I have previously drawn attention to a model lesson plan on The Times Educational Supplement resources for teachers website, now taken down, that asked children to imagine themselves as ISIS fighters and to justify terrorism. That particular lesson plan was far from being an atypical aberration in terms of what goes when the classroom door closes. It was illustrative of how the National Curriculum for History, in particular, has been corrupted. The promotion of empathy for extremism is embedded in the Curriculum’s DNA, rather like a computer virus.
A letter to a parent from a head teacher of a secondary school, ranked “good” by Ofsted, makes this clear. The parent had expressed concern that a perfectly legitimate lesson on the American civil rights movement had degenerated into a lesson on empathy for terrorism.
The headteacher’s letter makes interesting reading. It states that the teacher concerned “did not condone terrorism” and that “neither did he or does he indoctrinate pupils about terrorism.” Even if we give the teacher the benefit of any doubt in terms of his intentions, he was clearly diluting terrorism by equating it with simple “protest”. Here is the relevant part of the head’s letter:
“Pupils in the lesson were asked to list methods of protest and say whether they were violent or peaceful. This is in the context of a topic on the civil rights movement in the USA. When a student suggested terrorism, Mr X explained that while we condemn such acts, and the people who commit them, they might believe they are using such methods as a form of protest. Mr X further referred to the example of the shooting of a policeman in Paris and explained that even though we would view the gunman as crazed and a murderer – the gunman may have claimed to be protesting against the actions of French or Western governments actions against Muslims.”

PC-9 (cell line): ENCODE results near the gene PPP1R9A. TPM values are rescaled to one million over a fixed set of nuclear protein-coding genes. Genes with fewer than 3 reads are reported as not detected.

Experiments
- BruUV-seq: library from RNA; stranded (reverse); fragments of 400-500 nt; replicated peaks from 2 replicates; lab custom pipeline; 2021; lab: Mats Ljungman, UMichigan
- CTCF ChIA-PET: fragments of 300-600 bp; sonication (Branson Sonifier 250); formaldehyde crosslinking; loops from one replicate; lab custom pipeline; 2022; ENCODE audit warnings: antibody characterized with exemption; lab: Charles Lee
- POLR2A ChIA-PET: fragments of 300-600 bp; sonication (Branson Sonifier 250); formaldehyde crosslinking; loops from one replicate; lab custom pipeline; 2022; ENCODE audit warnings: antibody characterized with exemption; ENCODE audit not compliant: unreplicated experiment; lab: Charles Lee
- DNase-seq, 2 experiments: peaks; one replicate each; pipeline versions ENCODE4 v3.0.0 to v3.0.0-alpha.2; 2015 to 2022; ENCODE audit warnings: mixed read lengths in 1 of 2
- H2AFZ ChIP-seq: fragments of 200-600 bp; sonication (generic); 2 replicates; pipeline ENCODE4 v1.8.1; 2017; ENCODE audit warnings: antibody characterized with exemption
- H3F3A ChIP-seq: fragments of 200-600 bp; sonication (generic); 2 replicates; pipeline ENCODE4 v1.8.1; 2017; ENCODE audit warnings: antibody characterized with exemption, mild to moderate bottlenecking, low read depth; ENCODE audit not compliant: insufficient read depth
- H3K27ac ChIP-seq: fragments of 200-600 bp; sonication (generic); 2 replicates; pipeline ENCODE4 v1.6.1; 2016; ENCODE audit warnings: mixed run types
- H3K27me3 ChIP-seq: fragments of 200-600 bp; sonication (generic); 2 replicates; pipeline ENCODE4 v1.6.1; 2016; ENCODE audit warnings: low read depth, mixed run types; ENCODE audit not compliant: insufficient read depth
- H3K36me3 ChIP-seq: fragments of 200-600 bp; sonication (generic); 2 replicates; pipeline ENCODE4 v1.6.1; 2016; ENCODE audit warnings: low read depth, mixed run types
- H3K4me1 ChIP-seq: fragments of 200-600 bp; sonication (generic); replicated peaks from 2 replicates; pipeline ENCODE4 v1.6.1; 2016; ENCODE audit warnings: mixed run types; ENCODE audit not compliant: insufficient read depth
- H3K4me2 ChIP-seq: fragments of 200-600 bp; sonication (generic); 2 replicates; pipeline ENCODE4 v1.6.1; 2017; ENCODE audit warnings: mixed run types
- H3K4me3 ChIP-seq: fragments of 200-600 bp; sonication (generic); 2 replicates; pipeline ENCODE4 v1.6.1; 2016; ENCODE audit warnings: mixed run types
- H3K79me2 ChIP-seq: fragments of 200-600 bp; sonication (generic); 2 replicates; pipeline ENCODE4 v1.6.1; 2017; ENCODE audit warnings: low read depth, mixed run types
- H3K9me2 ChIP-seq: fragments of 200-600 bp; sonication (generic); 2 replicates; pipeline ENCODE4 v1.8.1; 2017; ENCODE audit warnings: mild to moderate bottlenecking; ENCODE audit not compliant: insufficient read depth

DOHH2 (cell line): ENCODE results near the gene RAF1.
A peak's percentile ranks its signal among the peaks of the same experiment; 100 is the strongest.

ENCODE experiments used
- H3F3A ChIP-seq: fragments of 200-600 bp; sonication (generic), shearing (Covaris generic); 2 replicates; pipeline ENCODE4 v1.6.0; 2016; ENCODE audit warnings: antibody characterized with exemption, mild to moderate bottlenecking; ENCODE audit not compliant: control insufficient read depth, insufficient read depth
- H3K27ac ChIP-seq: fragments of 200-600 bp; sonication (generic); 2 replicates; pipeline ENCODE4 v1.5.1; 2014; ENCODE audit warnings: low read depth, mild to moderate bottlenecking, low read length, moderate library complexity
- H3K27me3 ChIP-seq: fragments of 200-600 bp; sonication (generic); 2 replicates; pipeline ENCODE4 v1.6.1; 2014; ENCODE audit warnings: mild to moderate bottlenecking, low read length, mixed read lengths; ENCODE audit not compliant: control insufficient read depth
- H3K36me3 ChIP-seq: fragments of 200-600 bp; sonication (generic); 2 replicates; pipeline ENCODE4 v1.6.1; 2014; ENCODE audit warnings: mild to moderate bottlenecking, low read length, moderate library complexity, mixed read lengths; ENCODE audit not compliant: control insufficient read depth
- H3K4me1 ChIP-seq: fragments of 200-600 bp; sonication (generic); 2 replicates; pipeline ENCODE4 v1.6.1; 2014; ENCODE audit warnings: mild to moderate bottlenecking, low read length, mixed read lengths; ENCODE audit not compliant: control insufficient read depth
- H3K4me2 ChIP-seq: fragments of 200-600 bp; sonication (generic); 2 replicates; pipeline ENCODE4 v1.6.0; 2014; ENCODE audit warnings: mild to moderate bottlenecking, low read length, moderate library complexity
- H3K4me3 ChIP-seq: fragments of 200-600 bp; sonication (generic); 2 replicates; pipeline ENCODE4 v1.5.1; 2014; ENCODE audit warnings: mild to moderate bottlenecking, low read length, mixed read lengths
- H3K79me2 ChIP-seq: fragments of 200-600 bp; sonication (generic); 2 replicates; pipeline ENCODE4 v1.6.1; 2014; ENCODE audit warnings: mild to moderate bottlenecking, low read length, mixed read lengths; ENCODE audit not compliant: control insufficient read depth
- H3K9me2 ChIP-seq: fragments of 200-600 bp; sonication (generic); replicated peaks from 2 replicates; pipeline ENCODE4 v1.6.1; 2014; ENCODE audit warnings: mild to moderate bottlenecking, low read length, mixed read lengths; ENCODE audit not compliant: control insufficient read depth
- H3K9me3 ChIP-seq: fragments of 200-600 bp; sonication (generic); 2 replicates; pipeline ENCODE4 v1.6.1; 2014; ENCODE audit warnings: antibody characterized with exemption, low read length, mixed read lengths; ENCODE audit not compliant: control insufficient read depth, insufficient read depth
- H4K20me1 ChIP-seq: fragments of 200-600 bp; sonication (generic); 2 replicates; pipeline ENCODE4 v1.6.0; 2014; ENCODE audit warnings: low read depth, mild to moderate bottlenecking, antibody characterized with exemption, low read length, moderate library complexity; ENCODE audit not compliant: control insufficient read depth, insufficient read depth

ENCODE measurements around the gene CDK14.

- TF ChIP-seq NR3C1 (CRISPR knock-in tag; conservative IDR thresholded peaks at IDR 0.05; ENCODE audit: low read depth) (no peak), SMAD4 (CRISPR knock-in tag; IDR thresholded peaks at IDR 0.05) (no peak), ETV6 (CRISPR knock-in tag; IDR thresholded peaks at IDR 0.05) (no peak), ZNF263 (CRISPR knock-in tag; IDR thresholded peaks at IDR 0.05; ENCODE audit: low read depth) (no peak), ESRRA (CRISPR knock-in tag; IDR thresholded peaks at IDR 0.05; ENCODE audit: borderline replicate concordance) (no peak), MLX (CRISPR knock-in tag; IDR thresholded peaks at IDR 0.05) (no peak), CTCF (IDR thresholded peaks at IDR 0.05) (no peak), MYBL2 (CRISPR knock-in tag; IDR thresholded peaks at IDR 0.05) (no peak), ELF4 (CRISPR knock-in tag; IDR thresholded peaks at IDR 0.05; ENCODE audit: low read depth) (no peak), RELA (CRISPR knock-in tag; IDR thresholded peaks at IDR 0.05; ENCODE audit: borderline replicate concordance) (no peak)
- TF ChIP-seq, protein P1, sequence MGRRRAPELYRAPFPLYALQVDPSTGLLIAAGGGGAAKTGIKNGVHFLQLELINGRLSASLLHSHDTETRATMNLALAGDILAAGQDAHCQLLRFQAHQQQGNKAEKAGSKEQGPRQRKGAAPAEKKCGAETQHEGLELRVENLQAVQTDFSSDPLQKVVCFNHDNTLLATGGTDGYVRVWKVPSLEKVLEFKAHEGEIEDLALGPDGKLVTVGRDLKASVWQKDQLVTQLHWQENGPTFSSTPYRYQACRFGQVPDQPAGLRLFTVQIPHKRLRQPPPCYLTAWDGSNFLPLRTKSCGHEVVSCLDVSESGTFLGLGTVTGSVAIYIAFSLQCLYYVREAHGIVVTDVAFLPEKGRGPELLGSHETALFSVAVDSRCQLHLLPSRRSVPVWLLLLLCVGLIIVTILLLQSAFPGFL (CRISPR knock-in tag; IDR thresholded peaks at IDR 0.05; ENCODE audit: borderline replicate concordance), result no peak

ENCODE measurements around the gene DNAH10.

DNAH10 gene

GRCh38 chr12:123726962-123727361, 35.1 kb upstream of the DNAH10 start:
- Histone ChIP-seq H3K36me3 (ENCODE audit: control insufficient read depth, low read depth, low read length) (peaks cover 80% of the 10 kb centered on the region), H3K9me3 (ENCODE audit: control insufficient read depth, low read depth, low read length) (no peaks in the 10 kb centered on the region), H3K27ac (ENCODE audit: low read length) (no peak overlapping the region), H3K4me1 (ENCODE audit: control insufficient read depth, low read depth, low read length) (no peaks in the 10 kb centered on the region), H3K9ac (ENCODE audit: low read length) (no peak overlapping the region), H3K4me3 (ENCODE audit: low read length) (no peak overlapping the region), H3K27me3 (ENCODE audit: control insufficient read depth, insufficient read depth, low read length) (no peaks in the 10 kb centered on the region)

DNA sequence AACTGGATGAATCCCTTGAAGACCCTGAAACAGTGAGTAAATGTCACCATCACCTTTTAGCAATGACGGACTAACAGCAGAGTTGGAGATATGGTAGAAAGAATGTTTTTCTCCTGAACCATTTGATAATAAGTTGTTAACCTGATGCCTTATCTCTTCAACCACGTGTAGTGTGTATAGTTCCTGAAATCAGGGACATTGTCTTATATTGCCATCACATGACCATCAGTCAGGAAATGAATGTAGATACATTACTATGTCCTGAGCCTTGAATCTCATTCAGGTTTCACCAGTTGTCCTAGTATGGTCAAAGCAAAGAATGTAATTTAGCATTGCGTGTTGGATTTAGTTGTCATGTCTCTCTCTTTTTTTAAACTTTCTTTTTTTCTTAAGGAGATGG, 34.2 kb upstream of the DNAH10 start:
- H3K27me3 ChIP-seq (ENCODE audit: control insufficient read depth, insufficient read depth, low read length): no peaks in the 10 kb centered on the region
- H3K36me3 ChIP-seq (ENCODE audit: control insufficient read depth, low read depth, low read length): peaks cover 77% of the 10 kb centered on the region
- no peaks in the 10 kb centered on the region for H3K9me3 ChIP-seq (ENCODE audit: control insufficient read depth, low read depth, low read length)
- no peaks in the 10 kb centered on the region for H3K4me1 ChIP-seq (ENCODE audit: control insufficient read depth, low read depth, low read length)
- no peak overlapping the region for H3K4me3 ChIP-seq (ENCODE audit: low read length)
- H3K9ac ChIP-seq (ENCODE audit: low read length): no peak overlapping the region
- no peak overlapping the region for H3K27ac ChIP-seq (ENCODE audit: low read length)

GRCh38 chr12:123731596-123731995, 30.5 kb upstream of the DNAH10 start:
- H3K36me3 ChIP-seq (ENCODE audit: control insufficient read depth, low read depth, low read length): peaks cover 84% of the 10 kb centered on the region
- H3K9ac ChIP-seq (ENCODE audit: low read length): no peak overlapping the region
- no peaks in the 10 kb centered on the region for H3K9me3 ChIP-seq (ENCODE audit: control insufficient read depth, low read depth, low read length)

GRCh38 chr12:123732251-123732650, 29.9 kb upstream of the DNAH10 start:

An essential part of teaching – particularly a subject like History – is to help young people to understand that there are different perspectives of events – however irksome those perspectives might be.”
The heart of the problem, here, that concerned the parent, lies in the definition of history provided by the National Curriculum. Reflecting what counts for ‘best practice’ these days, it places an emphasis on history as a skills and concept-based subject – a method of enquiry, the weighing up of evidence (in line with its original Greek definition).
In fact, though, the only thing that is unique about the subject is that is it an account of the past. All of the so-called skills and concepts surrounding history as a method of enquiry turn out to be cross-curricula. They can all be taught using, for example, a work of fiction or fantasy such as Tolkien’s Hobbit, TV’s Game of Thrones or even a fairy tale such as Sleeping Beauty. So obvious is this that some history textbook authors have gone as far as inventing their own evidence.
Teaching historical ‘skills’ and ‘concepts’ rather than a depth of subject knowledge turns out to be the easy option for teachers. Teachers do not need to know much history. They simply have to ‘cobble together’ a few pieces of carefully selected, doctored or made-up pieces of ‘evidence’ and ask the children to work out what it might tell them. And that turns out to be all a matter of opinion – value relativism – with the whole process very susceptible to manipulation in any direction in which the teacher wishes to take it.
National Curriculum History ensures that it can be a short step from the civil rights protest on the streets of Alabama to the ISIS ‘protest’ on the streets of Paris or on Westminster Bridge.